Point of View

What is equity-based communications, and why does it matter?

July 29, 2021

The pandemic cast health disparities people experience due to systemic racism and other inequities into sharp relief.

Early on, we learned that messages about COVID-19 prevention and vaccination weren’t reaching everyone. As a state, we faced significant communications barriers due to language, culture, access, technology, housing security, distrust and so much more.

In basic ways, people were being left behind. Communications weren’t going deep enough or solving for barriers to help everyone gather enough information that was relevant to them, addressed their unique concerns and helped them to act.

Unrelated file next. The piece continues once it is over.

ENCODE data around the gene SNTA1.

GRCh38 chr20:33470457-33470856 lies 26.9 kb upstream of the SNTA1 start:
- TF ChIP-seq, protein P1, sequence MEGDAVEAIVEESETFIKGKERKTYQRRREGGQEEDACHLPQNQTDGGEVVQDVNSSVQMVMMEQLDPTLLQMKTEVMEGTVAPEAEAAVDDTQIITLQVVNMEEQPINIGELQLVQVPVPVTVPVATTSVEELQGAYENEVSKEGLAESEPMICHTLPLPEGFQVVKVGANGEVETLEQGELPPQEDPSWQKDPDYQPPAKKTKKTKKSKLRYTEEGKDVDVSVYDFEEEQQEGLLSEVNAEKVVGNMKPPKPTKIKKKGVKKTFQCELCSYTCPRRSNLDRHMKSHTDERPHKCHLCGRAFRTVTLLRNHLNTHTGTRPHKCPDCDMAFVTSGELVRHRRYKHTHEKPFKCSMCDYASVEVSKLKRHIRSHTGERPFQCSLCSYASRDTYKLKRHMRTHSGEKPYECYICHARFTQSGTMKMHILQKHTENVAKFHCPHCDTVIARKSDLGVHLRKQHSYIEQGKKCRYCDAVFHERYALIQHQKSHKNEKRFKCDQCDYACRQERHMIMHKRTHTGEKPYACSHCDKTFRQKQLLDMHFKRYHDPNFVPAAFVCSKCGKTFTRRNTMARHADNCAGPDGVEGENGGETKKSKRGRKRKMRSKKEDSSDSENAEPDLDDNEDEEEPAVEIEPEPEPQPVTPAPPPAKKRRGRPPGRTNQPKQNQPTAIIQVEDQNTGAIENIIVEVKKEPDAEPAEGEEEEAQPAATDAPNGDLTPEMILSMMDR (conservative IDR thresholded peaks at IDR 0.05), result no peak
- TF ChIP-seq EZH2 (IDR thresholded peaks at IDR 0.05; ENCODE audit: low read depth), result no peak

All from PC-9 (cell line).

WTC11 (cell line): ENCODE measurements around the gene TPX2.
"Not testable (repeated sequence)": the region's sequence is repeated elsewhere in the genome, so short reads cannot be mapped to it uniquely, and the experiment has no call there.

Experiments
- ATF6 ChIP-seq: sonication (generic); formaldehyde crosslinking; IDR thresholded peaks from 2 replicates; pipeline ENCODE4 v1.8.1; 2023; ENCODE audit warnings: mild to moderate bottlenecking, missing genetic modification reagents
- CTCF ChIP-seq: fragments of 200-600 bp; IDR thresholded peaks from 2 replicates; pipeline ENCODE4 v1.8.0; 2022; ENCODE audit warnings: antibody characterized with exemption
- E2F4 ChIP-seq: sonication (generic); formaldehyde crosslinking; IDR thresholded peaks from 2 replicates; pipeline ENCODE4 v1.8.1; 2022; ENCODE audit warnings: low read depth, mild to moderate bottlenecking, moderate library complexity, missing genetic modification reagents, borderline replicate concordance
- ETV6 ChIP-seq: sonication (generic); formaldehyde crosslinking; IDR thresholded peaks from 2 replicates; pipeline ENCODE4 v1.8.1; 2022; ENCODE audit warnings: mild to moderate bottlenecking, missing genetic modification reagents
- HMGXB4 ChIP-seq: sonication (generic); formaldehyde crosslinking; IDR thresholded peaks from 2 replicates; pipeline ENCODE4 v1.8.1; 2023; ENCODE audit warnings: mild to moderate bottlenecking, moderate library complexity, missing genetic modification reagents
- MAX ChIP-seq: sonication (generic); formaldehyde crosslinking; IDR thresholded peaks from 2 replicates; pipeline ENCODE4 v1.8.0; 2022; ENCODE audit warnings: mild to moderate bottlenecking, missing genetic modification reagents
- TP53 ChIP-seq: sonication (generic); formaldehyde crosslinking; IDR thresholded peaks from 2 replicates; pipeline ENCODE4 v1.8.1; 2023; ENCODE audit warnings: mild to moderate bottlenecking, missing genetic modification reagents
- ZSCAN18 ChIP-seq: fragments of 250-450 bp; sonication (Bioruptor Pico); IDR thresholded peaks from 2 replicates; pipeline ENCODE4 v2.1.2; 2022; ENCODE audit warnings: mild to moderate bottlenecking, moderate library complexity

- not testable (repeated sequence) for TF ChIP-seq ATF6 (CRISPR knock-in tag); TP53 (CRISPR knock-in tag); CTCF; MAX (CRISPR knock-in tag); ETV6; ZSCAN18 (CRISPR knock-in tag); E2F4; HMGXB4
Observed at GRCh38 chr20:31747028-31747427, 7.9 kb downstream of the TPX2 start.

In partnership with our clients at the Washington State Departments of Health and Commerce, the Washington State Health Care Authority, Better Health Together and more, we developed community-based communications programs to close health gaps and improve access to information in historically excluded and underrepresented communities. After over a year in this work, we want to share some of what we learned.


What is equity-based communications?

Equity-based communications puts integrated strategies to work deep within communities. The result is culturally appropriate, community-based media, outreach and messaging.

For a communications approach to be equity-based, it must:

  • Acknowledge systemic racism and inequities exist, and that as a result, some communities suffer a lack of access to resources and information that can help them lead healthier and happier lives.
  • Identify disparities and community experiences that can be addressed through culturally-appropriate and accessible communications.
  • Follow the expertise and guidance of authentic community members and leaders whose lived experiences and community connections qualify them as trusted message carriers and communications partners.